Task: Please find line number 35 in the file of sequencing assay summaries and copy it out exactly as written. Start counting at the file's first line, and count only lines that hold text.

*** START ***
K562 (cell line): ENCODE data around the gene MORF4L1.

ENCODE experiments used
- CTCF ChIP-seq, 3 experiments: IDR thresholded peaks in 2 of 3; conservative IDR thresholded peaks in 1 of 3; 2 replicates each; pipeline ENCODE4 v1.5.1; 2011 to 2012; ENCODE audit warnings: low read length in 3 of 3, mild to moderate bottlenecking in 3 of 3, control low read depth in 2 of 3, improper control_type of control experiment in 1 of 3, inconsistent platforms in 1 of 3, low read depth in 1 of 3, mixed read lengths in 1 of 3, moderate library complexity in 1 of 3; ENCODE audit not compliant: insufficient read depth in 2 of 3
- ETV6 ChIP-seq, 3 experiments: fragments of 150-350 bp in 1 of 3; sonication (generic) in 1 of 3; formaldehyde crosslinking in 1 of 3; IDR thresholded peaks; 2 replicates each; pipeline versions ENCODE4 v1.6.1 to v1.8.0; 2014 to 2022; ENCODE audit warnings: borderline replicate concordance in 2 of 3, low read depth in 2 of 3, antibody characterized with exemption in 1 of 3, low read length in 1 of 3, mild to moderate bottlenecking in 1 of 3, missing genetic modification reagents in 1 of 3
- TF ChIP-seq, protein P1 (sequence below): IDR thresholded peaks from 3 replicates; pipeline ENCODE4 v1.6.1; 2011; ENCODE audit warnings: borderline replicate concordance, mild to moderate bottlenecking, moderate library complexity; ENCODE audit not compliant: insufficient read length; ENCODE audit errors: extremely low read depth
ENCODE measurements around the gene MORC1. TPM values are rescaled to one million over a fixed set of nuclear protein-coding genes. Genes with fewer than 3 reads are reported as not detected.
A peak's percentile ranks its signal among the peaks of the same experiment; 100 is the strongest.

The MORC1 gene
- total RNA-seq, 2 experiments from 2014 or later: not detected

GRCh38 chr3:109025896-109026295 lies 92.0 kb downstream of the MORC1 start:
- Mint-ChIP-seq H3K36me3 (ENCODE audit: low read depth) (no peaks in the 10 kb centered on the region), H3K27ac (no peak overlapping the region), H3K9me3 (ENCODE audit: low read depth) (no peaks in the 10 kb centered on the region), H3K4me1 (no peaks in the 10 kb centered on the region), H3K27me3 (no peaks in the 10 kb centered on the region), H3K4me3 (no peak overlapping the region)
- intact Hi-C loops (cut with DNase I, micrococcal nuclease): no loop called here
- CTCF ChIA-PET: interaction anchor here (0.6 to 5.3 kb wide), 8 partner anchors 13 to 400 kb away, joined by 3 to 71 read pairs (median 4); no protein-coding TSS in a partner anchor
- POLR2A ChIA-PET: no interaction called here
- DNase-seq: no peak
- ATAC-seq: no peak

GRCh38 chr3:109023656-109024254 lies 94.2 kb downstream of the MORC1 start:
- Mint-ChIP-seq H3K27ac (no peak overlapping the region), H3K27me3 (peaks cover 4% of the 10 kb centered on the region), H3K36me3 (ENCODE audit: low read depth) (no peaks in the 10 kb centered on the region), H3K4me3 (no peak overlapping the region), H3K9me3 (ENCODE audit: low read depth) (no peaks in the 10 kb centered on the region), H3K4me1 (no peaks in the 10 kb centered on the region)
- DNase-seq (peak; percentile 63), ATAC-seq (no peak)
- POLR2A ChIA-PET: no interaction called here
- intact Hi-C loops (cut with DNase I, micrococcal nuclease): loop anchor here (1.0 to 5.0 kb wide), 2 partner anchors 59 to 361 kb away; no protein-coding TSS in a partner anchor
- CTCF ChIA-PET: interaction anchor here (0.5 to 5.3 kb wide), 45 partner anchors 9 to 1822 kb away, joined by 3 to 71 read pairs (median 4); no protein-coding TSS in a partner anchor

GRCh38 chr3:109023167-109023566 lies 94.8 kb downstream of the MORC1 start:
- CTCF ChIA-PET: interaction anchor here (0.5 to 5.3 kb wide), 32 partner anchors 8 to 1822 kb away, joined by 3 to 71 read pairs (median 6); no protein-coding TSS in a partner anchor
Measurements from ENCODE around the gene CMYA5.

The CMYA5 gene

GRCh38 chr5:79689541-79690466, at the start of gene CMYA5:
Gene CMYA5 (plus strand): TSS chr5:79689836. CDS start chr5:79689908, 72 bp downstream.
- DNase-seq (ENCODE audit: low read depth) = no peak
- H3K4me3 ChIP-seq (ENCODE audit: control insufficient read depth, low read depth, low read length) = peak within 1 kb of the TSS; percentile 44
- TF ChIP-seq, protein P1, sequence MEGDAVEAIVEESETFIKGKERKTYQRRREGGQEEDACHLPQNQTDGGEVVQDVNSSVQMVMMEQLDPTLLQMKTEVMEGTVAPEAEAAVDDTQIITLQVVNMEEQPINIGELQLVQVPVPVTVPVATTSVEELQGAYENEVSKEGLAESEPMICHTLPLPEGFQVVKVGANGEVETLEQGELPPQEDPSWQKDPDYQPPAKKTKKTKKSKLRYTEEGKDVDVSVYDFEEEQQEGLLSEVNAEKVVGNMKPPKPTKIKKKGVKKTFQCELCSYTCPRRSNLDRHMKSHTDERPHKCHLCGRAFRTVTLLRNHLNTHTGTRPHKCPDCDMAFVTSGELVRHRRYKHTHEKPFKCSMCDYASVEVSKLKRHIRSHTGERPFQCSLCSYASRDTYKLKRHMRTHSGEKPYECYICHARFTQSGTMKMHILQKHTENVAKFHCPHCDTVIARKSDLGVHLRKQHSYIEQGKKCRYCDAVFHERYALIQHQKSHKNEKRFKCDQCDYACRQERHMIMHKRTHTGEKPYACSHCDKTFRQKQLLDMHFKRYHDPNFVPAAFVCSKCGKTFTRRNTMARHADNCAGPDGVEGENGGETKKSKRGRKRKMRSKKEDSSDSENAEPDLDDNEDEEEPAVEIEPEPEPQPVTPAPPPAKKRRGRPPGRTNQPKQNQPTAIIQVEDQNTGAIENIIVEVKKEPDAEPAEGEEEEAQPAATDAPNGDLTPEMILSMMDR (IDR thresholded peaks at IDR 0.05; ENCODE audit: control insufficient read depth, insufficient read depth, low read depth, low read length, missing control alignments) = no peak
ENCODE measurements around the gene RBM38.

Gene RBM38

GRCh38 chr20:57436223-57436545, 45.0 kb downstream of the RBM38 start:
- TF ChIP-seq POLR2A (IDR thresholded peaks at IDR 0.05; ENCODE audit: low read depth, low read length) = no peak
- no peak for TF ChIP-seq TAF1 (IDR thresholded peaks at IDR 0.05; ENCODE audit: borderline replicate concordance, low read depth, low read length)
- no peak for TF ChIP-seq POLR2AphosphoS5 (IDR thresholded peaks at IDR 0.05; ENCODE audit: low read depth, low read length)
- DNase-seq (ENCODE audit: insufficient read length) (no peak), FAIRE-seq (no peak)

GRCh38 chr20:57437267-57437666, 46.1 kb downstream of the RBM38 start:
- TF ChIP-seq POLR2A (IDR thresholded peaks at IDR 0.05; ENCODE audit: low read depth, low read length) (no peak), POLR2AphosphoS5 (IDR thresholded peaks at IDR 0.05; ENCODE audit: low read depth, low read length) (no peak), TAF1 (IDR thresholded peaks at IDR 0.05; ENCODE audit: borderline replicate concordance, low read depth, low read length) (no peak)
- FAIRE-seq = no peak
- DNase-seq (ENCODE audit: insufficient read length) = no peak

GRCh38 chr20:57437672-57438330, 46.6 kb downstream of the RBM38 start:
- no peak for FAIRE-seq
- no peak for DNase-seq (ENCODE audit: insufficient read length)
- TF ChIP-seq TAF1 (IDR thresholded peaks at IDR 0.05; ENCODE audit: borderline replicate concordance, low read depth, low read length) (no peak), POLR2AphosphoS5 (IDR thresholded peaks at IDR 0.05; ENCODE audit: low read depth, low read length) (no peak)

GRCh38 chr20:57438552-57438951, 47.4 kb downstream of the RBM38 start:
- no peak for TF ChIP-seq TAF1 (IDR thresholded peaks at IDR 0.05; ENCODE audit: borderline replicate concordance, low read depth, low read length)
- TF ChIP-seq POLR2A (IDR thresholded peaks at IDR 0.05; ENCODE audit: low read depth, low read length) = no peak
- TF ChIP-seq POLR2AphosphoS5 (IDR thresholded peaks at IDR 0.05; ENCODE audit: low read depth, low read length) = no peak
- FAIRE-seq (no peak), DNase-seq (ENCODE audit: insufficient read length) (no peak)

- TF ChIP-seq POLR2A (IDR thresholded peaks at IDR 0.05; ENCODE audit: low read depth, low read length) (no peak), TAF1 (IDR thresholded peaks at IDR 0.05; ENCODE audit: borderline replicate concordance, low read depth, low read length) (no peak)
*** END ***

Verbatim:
- TF ChIP-seq POLR2A (IDR thresholded peaks at IDR 0.05; ENCODE audit: low read depth, low read length) = no peak